However, World War II disrupted the county, and the “sense of purpose” Tyler refers to came from standing up to Adolf Hitler and protecting the world from the spread of fascism. However, after World War II, the consumer machine was reactivated and we soon reverted to the idea of ​​buying new and better things in accordance with our deep-seated subconscious desires. However, the next generation partially rejected this idea, and in the 1960s a series of social causes such as the Women’s Movement, Civil Rights, and ending the Vietnam War energized people and once again created a sense of unified purpose.

Children born after this generation are Tyler’s “middle children of history”. With more media than ever bombarding them constantly, and no political or social causes behind them, “Generation X” became one of the most restless and dissatisfied in history, and this is where we pick up Jack’s story.

An interesting part of Jack’s story comes from his analysis of his ideas about women and sex. At the beginning of the film, we see him holding a catalog that looks like a porn magazine, and instead we see that it’s an Ikea ad. Jack, by fulfilling his psychological desires by buying things, suppressed his sexual urges and he became celibate. When he creates Tyler, he is finally able to release his pent-up sexual frustration and release her id desires. But when Jack lets this genie out of the bottle, sexual conquest is not the least of Tyler’s wishes. Freud also believed that our drive towards destruction would emerge when the conventions of society were stripped away, and this is exactly what happened in the case of Tyler, who wished to destroy the consumerism that has prevented Jack from acting on his natural primitive impulses.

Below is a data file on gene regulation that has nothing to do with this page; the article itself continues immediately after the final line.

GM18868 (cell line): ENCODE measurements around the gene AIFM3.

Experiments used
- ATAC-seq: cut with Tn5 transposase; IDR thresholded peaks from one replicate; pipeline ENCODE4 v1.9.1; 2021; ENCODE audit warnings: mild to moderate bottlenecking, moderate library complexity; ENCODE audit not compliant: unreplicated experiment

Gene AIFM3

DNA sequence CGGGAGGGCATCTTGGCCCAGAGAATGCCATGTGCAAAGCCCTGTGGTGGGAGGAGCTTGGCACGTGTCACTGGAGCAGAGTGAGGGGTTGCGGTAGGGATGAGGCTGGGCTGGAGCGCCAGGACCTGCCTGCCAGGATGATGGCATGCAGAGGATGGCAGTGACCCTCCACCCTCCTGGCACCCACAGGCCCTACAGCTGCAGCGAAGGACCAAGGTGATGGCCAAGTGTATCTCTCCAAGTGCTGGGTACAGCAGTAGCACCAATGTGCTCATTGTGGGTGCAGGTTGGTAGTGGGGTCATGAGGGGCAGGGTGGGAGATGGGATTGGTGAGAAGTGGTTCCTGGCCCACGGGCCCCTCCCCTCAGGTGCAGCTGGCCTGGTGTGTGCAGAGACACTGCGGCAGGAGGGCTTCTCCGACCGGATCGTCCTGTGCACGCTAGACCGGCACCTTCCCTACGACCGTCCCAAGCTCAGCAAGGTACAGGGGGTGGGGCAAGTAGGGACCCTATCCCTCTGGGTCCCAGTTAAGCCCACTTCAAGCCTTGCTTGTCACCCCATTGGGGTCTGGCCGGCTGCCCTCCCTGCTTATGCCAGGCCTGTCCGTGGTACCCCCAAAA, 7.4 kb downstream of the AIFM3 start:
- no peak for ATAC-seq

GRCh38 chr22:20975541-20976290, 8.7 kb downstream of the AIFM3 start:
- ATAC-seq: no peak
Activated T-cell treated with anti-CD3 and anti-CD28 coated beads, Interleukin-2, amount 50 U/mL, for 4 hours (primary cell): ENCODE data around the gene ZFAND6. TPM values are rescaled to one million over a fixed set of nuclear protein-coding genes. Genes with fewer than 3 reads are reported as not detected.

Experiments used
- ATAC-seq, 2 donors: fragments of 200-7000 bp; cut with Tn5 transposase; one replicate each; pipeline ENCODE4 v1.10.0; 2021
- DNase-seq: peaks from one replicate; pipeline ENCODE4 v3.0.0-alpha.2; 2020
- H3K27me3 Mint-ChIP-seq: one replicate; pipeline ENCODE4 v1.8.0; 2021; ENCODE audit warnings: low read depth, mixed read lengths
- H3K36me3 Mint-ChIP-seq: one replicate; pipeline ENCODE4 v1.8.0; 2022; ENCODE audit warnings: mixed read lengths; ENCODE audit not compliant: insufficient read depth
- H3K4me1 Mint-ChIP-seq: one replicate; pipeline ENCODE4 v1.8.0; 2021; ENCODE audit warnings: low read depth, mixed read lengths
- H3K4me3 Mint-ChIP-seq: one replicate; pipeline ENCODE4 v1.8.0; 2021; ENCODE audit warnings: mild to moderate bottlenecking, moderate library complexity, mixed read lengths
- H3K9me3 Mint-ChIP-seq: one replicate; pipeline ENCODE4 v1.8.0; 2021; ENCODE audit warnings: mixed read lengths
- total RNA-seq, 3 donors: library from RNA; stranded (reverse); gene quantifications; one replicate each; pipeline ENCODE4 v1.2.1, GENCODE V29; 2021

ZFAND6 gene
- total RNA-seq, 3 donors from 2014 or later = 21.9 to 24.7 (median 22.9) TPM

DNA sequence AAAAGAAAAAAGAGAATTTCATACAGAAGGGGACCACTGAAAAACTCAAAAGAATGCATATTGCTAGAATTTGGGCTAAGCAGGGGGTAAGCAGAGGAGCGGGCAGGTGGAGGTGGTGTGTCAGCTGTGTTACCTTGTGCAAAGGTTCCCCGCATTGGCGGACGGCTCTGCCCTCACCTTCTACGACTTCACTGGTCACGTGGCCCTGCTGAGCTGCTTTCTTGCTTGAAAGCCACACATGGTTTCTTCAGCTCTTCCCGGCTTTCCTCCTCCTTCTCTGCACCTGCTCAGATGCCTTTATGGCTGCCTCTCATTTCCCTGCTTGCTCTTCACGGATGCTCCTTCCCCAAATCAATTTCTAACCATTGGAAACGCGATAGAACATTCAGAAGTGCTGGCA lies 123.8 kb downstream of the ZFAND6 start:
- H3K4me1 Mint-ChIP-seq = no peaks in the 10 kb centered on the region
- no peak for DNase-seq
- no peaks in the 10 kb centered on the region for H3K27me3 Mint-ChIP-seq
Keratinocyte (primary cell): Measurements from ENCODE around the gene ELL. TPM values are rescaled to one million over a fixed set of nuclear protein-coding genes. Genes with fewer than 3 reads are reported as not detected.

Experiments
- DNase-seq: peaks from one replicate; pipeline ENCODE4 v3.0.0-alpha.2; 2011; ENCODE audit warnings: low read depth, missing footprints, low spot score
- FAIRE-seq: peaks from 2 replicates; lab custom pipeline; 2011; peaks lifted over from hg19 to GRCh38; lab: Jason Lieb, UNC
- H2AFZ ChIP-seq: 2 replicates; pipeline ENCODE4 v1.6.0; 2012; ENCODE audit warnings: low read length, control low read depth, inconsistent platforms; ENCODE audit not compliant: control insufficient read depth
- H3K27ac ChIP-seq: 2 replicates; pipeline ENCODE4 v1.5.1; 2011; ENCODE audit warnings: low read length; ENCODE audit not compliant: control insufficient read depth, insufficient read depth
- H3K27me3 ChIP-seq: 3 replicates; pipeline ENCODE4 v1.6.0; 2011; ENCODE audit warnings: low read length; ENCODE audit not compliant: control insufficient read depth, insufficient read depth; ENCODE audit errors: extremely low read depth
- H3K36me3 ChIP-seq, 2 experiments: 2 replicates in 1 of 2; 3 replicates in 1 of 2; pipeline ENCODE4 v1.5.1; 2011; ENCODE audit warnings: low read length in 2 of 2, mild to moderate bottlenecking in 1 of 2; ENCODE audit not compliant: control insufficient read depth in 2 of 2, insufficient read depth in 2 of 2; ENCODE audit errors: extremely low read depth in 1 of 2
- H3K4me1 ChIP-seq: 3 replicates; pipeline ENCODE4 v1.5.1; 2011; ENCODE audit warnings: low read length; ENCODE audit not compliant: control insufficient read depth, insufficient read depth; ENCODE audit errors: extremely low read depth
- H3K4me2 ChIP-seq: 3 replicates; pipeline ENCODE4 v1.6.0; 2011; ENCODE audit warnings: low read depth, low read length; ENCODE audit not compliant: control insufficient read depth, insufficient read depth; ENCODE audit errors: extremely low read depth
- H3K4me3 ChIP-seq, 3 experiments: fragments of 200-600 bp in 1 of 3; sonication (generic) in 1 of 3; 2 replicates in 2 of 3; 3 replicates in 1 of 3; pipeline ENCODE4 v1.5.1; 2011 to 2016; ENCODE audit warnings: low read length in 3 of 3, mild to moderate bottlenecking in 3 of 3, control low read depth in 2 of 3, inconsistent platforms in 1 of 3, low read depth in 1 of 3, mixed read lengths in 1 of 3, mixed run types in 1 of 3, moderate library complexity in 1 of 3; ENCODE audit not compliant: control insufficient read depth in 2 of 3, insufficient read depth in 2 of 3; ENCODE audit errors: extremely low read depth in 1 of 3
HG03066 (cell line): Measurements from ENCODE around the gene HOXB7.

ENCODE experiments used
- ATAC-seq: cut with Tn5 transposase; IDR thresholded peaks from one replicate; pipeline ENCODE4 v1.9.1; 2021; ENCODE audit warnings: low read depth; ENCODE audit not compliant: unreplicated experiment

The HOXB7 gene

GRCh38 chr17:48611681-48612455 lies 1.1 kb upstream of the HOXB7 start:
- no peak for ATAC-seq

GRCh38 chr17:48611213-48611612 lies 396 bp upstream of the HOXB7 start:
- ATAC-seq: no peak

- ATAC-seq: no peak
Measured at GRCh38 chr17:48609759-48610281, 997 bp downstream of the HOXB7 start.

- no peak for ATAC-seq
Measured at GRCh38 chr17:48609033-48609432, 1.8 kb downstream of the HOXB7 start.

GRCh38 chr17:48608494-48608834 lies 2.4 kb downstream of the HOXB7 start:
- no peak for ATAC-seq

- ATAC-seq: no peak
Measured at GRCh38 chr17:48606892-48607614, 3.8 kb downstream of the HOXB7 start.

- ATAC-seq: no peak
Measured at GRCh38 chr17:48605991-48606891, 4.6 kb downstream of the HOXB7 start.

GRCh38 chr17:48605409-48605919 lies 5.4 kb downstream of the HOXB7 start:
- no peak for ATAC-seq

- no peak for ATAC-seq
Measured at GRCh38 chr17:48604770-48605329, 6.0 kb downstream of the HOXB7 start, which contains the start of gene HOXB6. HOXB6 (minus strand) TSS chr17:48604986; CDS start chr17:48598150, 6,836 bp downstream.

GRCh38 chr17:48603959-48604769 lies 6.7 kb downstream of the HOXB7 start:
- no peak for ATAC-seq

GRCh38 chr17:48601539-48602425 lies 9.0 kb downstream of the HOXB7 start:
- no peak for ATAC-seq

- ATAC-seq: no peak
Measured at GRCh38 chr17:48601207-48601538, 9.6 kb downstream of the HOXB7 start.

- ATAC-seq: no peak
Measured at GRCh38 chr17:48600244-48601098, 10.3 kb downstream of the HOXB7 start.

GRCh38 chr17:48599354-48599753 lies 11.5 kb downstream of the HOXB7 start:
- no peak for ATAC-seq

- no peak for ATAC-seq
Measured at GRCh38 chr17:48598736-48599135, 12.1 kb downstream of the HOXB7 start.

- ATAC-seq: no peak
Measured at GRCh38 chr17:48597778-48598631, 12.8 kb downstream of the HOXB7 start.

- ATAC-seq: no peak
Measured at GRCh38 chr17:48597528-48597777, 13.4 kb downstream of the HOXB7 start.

Tyler’s actions suggest that destruction may also be evolutionary, as evidenced by his comment that “only when we lose everything do we have the power to do anything.” By destroying Jack’s possessions, he feels that he has set him free, but it’s also important to understand what Jack can do now. “It’s interesting to consider Tyler’s advice that ‘self-improvement is masturbation, but self-destruction is where it’s at.

So is love Jack’s salvation? This is certainly a hypothesis. At the end of the movie, when Jack destroys Tyler, we see two things. One, the towers of consumerism collapsing, and two, him joining hands with Marla in perhaps her first moment of true intimacy. Perhaps this suggests that Jack has destroyed the power of his addiction to consumerism at the same time that he realizes that there was a drive in human instinct more powerful than simple sex.

So, is that the message of Fight Club? That love can be the redeeming force that frees us from our ties? I think this is a likely explanation. Although as a viewer I particularly enjoyed watching Tyler/Jack break free from the thrall of drug addiction, we still have Jack’s comment that “this all has something to do with a woman named Marla Singer.” The nature of the psyche is such that the ego’s defenses are not removed without being replaced by another force to protect the ego. In Jack’s case, by killing Tyler, he has freed himself from disassociation from him and unified the forces within him on a single front. Tearing down the towers exorcises the demonic forces of consumerism that have been filling Jack’s empty self, and now he is free to live through the redemptive powers of love.